The latest monthly asking rents at Regentville are $2,500 to $2,800 for two-bedroom units and up to $3,200 for three-bedroom apartments, estimates Ho. This offers rental yields of 4.5% to 5.3%.
Source : The Edge – 12 Dec 2010
Prices of freehold landed housing in Singapore’s prime districts have surged 5.1 per cent in the fourth quarter from the previous three months, compared to growth of 2 per cent in the third quarter.
The average price of landed homes in the prime districts in the fourth quarter stands at $1,693 psf, property consultant DTZ said yesterday. Outside the prime districts, landed prices are up by 4.3 per cent to $993 psf, compared to the 1.7 per cent increase a quarter ago, it said.
Overall, DTZ says this represents an increase of about 16 per cent for landed properties for the whole of this year.
Ms Chua Chor Hoon, head of DTZ South East Asia Research, noted that the limited supply of landed properties, accounting for about 26 per cent of total private housing stock, made them a prized asset.
In contrast, the supply of non-landed units, such as condominiums, is injected at a faster pace via the government land sales programme and collective sales, she said.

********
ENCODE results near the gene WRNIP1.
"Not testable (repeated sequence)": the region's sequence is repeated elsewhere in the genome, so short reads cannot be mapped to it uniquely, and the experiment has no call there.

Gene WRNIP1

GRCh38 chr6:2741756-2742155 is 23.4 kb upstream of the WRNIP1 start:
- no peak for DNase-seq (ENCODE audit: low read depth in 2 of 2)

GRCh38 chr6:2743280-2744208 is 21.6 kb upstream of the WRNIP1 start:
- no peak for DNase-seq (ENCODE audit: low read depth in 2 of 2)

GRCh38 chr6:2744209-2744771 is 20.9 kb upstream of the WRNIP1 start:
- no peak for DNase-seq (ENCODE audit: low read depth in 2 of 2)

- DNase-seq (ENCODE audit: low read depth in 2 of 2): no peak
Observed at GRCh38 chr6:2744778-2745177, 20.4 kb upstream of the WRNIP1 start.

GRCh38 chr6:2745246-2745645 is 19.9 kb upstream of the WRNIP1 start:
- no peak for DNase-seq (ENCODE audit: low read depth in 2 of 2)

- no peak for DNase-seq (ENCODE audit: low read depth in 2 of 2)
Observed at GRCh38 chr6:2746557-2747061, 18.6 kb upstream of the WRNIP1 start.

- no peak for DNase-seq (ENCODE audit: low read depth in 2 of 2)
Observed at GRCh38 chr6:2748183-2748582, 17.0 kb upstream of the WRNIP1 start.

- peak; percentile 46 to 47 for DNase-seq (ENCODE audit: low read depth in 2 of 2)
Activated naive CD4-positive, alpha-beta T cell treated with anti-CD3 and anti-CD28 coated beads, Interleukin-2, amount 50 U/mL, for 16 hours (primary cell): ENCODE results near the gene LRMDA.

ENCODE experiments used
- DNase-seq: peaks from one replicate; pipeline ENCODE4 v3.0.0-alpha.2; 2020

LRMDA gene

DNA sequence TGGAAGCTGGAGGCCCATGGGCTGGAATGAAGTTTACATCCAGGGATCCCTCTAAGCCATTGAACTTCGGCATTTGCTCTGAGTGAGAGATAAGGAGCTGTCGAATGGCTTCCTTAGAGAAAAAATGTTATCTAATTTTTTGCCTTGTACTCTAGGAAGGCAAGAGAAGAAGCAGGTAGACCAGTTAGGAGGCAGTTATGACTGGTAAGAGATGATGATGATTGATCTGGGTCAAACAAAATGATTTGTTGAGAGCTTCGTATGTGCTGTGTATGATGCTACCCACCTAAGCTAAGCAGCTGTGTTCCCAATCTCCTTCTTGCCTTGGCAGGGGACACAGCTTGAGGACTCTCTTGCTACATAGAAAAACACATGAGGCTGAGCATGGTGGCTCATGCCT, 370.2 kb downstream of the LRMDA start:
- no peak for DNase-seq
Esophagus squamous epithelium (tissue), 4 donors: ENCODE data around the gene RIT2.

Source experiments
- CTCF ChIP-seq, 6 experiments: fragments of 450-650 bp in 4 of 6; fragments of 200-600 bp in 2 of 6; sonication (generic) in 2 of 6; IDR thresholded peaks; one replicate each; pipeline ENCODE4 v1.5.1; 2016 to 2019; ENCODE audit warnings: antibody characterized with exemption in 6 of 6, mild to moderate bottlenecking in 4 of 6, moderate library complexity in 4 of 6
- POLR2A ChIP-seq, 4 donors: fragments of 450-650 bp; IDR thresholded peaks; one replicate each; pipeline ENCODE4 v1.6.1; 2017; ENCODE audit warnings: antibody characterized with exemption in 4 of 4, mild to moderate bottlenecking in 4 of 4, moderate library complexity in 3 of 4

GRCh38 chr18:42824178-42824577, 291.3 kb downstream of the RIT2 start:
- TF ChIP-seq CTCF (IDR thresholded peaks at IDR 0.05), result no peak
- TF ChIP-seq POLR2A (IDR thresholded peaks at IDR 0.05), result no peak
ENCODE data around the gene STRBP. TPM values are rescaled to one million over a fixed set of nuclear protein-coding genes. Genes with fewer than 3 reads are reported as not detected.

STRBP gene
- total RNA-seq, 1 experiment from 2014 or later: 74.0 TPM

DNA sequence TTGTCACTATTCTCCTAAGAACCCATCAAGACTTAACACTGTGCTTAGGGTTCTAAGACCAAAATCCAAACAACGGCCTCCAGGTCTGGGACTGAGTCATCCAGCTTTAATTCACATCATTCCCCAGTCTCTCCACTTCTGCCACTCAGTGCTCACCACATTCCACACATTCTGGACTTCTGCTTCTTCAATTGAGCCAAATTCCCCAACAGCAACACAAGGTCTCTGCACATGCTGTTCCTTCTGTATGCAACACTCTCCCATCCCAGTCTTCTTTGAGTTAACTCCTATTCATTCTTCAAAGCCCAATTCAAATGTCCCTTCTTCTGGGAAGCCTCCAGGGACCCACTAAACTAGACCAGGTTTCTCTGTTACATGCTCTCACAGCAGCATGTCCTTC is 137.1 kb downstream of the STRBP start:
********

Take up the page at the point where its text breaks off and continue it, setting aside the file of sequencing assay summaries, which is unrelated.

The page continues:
The resale price of leasehold condominiums in the suburban areas has held firm at $660 psf this quarter, while that of condominiums in the prime districts grew marginally by 0.4 per cent to $1,520 psf. The prices of these two non-landed segments have surpassed their previous peaks in 2007, indicating price increases are hitting a resistance wall, DTZ said.
Buyers have also exercised greater prudence following the government’s cooling measures implemented this year, it added.
Source : Today – 22 Dec 2010
More top-end condominiums in the core central region (CCR) have been changing hands – at higher prices – with each passing month. Yet, deals above $4,000 psf are still rare. Analysts say that this shows the luxury segment still has room for capital appreciation.
November saw only one such transaction – a Scotts Square unit which sold for $4,358 psf, according to the Urban Redevelopment Authority (URA). In October, a Boulevard Vue unit sold for $4,800 psf.
Back in 2007, a unit at Orchard Residences went for as high as $5,094 psf, while one at the Marque on Paterson Hill fetched $5,262 psf. In all, 13 units sold at higher than $4,000 psf in the second half of 2007. So far, in the second half of this year, there have been only five such sales.